Banner image: TERN uses the ARDC Nectar Research Cloud to host applications used by environmental scientists to help understand and manage Australia’s unique ecosystems. Image courtesy of TERN
In an exciting infrastructure upgrade for the Australian research community, two nodes of the ARDC Nectar Research Cloud have been refreshed to provide enhanced cloud computing power for Australian research.
The University of Tasmania’s Tasmanian Partnership for Advanced Computing (TPAC), and the Research Cloud at Monash University both recently completed a refresh of their Nectar Research Cloud hardware.
The two computing centres overcame Covid-19 pandemic-related challenges to roll out the significant upgrade to provide new cloud infrastructure to support research.
The Nectar Research Cloud provides computing infrastructure and supporting core services to over 3,000 registered users for over 1,700 projects, providing self-service access for Australia’s research community to store, access and analyse data quickly and from anywhere in the country. Services hosted on Nectar are used by more than 50,000 researchers.
The TPAC refresh of approximately 5,000 virtual central processing units (vCPUs) and 1.2 PetaBytes of high-performance storage is a significant upgrade to the storage hardware, which means that researchers now have faster access to their data stored on Nectar.
The Deputy Director eResearch Services at TPAC, Brendan Davey, said, “This increase of over 40% in capacity in new resources will allow faster research, speeding up modelling times and data movement. It will provide the latest hardware to match current and future research needs.”
Siddeswara Guru, the Lead of the Terrestrial Ecosystems Research Network (TERN) Data Services and Analytics Platform said, “The increased capacity in TPAC will enable TERN to run more scalable data services and improve orchestration of containerised applications.”
Some of the TERN applications that can now be scaled up thanks to the additional capacity include SHaRED, a tool to publish data sets; EcoImages, a soon to be launched tool to find images collected at TERN ecosystem observing sites; and the forthcoming EcoPlots dashboard, which will integrate plot-based ecology survey data across different jurisdictions.
Sensitive Data in the Research Cloud
The Monash University upgrade includes approx 10,000 vCPUs and 1.5 PetaBytes of storage, along with increased security features for sensitive data built into new state-of-the-art data processing units (DPUs).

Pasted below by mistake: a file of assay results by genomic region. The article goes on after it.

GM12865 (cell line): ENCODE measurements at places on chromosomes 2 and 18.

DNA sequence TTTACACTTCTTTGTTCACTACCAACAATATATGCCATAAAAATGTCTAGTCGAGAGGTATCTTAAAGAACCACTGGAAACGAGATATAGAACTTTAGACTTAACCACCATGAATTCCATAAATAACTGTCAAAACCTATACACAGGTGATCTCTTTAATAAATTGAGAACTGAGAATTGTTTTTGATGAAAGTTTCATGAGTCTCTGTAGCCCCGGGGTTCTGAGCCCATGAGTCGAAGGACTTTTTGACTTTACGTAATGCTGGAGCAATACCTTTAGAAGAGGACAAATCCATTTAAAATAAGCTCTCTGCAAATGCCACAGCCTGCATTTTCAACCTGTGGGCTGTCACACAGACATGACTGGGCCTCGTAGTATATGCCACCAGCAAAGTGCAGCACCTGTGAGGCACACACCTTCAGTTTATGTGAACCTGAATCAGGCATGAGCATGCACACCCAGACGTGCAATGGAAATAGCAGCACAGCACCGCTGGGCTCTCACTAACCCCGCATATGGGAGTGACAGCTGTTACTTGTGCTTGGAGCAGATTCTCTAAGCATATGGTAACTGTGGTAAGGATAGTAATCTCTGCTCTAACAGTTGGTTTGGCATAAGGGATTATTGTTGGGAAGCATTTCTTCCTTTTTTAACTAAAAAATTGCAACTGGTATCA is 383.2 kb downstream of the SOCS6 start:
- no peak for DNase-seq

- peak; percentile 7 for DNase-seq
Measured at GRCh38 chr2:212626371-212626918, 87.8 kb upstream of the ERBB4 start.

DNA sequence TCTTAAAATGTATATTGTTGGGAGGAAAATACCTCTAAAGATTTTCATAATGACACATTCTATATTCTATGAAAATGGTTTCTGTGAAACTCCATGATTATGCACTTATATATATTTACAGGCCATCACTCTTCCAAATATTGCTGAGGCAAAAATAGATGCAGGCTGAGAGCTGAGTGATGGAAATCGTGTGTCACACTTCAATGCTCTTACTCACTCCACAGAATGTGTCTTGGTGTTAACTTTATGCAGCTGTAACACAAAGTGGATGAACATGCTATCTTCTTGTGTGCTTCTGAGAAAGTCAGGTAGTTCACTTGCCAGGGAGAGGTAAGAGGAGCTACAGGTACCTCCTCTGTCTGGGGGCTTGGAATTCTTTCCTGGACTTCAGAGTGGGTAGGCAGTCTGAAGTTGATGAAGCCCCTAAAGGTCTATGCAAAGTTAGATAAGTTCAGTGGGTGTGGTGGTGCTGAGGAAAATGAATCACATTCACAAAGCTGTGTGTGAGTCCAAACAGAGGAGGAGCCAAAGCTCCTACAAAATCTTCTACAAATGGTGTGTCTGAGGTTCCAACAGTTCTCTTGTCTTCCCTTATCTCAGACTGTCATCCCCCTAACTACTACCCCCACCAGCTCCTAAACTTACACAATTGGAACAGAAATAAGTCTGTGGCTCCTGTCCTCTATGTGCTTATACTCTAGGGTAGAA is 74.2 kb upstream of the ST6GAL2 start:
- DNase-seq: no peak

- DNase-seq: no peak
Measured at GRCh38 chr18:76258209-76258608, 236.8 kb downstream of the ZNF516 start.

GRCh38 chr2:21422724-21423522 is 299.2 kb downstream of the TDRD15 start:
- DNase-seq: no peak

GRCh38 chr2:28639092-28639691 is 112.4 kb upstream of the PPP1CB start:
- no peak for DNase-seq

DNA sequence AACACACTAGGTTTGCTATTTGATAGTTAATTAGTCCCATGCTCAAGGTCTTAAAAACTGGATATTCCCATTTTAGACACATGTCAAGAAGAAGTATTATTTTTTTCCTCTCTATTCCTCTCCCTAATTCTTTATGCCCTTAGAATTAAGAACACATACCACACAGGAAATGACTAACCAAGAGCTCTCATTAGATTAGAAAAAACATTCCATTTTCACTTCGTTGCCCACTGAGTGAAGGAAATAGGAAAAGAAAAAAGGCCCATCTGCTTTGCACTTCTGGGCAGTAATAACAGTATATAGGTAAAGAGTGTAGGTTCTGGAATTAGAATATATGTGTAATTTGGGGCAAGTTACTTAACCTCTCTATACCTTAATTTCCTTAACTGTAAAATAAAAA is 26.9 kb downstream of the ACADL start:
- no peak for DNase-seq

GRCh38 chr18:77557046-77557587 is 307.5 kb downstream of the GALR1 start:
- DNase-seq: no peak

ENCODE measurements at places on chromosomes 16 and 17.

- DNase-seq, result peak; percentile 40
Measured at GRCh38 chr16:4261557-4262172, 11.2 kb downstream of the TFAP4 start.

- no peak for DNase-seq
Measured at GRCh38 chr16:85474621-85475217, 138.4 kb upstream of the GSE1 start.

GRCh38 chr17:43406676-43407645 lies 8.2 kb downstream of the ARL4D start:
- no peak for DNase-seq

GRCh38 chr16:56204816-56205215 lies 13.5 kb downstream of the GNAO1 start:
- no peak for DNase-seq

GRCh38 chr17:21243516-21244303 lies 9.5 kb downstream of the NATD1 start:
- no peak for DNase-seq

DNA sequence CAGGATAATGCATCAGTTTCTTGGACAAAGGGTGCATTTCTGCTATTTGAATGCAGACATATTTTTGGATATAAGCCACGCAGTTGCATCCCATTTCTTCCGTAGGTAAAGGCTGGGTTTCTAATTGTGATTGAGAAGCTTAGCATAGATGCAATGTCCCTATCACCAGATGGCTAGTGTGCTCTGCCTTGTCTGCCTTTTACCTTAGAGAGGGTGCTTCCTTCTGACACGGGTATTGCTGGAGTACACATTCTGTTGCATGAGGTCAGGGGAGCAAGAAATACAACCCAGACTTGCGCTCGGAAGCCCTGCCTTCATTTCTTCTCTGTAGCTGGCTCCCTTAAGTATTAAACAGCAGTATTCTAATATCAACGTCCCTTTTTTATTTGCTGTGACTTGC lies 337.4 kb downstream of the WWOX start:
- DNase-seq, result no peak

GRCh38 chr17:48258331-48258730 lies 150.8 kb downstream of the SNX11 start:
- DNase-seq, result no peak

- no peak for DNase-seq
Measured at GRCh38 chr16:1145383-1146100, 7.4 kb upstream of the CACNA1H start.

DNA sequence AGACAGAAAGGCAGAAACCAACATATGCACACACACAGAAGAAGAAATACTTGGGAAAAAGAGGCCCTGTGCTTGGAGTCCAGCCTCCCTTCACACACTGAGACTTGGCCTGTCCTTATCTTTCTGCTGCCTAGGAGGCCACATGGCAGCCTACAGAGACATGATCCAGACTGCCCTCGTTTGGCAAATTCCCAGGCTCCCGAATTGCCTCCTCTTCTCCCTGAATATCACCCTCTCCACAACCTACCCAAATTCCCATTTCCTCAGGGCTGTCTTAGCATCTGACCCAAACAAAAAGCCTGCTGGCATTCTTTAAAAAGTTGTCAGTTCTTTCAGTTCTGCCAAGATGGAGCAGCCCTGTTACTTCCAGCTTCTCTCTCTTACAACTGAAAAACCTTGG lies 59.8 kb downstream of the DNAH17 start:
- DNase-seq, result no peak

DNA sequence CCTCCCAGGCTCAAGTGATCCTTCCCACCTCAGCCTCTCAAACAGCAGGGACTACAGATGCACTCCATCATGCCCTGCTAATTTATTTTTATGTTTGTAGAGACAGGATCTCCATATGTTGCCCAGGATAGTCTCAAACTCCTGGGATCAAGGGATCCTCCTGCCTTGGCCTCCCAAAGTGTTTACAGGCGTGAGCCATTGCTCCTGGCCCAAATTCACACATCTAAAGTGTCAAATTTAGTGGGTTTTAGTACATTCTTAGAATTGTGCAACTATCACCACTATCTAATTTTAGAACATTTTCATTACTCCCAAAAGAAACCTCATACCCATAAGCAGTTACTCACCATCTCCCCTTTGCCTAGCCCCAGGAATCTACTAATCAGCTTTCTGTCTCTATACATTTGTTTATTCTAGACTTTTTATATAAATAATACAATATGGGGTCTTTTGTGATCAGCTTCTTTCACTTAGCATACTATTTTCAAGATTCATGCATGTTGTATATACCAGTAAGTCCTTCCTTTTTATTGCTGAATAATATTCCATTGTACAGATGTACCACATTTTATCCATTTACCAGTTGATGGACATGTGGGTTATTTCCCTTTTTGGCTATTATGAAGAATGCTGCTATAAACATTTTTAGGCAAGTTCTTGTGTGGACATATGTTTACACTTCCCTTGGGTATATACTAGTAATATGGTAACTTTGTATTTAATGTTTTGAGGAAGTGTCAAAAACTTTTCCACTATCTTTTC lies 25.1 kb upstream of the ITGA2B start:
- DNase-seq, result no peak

“DPUs are the special equipment that we’re using to rethink how security works [in the research cloud],” said Steve Quenette, Deputy Director of the Monash eResearch Centre.
Sensitive data is any data that has a risk associated with it, whether that is information that identifies individuals or data collected in clinical trials.
The new DPUs will play an important role in the ARDC-supported project Secure eResearch Platform (SeRP): Scalable Governance, Control & Management of FAIR Sensitive Research Data, a national collaboration to deliver a secure, trusted and scalable environment for data sharing, governance, control and management services for researchers.
“The project will investigate how to operate sensitive data platforms (like SeRP) on the research cloud, which is this big experiment of shared infrastructure,” said Steve.
“The long-term goal is that secure research platforms are trusted, ubiquitous and federated across Australia on the research cloud.”
Refreshing All ARDC Nectar Research Cloud Nodes
The upgrades at Monash University and the University of Tasmania nodes are the latest in a project to upgrade all core infrastructure in the ARDC Nectar nodes. In the coming months, the New South Wales and Queensland nodes will be refreshed through a partnership between QCIF (the Queensland Cyber
Infrastructure Foundation) and INTERSECT Australia, which will support more than 10,000 virtual CPUs, 500 TB of volume storage and 230 TB of object storage.
It will be the final stage in the upgrade of the entire Nectar research cloud across Australia, which has seen co-investment of $4.1 million by ARDC, with matching co-investment from partner organisations, for this core national research infrastructure that provides Australian researchers with a competitive advantage through data.
Carmel Walsh, ARDC Director for eResearch Infrastructure and Services says, “Completion of this refresh will see the capacity of ARDC Nectar for national allocation double from previous levels, supporting 38,000 vCPUs and 6 PetaBytes of data storage. This will ensure that as Australia’s National Research Cloud, ARDC Nectar will be able to meet the ever-increasing demand for research computing as well as ongoing support for our existing projects and platforms.”
Learn more about how Australian researchers can use the ARDC Nectar Research Cloud.
The ARDC is funded through the National Collaborative Research Infrastructure Strategy (NCRIS) to support national digital research infrastructure for Australian researchers.